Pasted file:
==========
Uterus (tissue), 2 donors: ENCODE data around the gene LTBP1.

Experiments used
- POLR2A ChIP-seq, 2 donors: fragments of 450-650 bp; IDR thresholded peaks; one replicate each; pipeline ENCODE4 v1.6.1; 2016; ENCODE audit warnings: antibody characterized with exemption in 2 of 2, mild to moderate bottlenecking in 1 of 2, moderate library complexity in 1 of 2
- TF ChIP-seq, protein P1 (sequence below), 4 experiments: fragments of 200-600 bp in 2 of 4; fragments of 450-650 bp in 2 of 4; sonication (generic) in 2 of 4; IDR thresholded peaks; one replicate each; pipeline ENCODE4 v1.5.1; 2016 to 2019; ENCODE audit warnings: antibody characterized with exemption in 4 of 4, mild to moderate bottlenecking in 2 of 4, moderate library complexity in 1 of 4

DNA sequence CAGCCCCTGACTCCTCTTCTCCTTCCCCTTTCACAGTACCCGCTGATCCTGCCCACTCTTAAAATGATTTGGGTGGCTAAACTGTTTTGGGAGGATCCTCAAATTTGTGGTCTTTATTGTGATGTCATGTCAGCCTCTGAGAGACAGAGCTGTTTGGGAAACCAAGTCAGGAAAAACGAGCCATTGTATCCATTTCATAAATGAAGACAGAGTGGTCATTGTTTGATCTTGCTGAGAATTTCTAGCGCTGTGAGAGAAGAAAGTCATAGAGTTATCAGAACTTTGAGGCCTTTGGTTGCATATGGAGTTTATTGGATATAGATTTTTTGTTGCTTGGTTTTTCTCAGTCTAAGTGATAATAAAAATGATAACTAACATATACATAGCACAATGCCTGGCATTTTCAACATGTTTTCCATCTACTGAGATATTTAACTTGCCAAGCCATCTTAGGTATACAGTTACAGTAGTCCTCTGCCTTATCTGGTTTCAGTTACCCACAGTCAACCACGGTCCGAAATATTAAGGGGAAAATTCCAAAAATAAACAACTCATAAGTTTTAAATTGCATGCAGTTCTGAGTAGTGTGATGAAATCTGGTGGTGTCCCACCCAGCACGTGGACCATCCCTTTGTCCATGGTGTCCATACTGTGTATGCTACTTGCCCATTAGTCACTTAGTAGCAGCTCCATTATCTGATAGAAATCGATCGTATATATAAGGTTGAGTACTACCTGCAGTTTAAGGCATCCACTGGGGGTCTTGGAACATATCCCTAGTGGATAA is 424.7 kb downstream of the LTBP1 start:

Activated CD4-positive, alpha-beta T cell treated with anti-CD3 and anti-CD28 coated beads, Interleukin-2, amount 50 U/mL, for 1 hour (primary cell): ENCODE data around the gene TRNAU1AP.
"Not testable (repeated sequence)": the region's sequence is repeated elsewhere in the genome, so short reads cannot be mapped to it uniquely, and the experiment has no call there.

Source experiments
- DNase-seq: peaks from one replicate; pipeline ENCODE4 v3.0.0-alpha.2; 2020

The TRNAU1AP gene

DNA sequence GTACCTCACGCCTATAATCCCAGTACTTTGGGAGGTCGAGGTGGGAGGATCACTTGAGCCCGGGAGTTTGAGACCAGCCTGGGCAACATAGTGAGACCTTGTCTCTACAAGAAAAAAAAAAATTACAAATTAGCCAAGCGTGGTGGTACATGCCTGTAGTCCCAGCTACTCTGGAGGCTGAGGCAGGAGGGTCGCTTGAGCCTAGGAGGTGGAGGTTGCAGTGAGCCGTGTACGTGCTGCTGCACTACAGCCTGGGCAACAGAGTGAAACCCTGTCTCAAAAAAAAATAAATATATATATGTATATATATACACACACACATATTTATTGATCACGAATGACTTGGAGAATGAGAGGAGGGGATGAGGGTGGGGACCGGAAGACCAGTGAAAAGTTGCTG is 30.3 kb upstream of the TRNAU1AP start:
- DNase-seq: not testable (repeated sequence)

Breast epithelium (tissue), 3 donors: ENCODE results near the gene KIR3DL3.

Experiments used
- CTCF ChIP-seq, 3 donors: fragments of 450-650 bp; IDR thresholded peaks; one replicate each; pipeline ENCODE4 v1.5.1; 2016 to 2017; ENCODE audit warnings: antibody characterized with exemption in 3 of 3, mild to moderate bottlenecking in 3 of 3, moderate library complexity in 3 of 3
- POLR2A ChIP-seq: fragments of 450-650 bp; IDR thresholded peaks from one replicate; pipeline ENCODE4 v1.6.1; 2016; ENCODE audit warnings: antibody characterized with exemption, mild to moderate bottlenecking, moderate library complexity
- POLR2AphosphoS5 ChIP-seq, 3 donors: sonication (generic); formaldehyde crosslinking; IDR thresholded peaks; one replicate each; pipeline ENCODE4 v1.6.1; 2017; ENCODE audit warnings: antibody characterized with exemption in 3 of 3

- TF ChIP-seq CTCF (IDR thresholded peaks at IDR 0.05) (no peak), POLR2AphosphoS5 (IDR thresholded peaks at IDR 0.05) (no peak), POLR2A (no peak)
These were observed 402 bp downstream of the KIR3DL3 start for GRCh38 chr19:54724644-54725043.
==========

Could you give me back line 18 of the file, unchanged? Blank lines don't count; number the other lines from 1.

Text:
- TF ChIP-seq CTCF (IDR thresholded peaks at IDR 0.05) (no peak), POLR2AphosphoS5 (IDR thresholded peaks at IDR 0.05) (no peak), POLR2A (no peak)